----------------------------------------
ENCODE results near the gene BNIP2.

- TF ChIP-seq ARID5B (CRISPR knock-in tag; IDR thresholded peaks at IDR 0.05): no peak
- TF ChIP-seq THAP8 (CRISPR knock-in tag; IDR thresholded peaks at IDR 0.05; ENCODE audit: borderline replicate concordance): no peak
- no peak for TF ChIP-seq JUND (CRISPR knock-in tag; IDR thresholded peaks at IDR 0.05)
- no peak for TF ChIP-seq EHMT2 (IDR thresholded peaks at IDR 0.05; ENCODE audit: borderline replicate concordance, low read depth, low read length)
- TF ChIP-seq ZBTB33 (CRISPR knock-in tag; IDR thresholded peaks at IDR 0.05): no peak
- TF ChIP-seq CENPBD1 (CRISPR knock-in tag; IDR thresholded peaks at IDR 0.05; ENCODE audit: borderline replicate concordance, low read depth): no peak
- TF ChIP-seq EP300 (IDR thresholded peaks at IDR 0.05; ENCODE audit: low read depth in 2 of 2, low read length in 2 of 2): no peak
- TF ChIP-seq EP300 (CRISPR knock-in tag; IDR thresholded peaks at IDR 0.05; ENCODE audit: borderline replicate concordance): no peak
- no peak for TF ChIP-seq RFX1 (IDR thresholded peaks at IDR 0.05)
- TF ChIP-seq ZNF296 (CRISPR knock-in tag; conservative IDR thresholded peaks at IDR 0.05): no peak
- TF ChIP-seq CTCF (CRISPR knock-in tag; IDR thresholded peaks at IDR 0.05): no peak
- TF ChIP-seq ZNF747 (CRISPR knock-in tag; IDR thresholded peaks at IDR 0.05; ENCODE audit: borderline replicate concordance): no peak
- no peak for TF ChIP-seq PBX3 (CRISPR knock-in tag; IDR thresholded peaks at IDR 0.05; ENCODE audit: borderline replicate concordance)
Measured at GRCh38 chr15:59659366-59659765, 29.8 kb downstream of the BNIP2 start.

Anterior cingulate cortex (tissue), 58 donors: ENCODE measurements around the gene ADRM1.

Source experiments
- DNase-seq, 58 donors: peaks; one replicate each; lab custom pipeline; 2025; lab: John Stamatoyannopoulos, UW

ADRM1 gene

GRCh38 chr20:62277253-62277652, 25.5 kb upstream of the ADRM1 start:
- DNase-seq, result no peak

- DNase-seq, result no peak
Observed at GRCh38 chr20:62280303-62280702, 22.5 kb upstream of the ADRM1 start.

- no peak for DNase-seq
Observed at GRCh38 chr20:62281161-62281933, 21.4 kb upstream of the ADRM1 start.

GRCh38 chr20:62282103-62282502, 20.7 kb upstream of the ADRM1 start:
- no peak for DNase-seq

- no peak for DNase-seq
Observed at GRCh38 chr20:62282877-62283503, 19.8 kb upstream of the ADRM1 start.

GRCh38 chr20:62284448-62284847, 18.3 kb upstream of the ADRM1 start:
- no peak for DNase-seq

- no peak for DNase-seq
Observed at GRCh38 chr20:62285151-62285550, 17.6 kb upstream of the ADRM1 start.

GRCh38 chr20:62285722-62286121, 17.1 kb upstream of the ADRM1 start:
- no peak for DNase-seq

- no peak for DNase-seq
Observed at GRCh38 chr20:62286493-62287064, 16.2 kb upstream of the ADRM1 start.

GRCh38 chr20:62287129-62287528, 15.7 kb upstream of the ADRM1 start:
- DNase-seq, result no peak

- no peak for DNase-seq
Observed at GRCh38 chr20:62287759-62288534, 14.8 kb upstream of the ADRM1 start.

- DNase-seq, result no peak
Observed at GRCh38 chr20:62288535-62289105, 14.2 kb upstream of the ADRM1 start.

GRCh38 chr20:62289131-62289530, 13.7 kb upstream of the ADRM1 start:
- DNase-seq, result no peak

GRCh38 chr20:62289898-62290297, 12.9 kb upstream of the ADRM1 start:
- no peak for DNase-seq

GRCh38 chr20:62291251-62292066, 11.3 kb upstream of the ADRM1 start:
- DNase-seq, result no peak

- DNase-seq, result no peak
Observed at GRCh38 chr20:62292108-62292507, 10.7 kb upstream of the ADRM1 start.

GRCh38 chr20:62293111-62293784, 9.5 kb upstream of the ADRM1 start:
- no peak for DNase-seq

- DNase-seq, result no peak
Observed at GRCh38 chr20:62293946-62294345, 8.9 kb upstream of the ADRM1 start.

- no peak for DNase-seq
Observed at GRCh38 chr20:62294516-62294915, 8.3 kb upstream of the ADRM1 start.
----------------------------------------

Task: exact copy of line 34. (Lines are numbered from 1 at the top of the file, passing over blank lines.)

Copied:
GRCh38 chr20:62285722-62286121, 17.1 kb upstream of the ADRM1 start: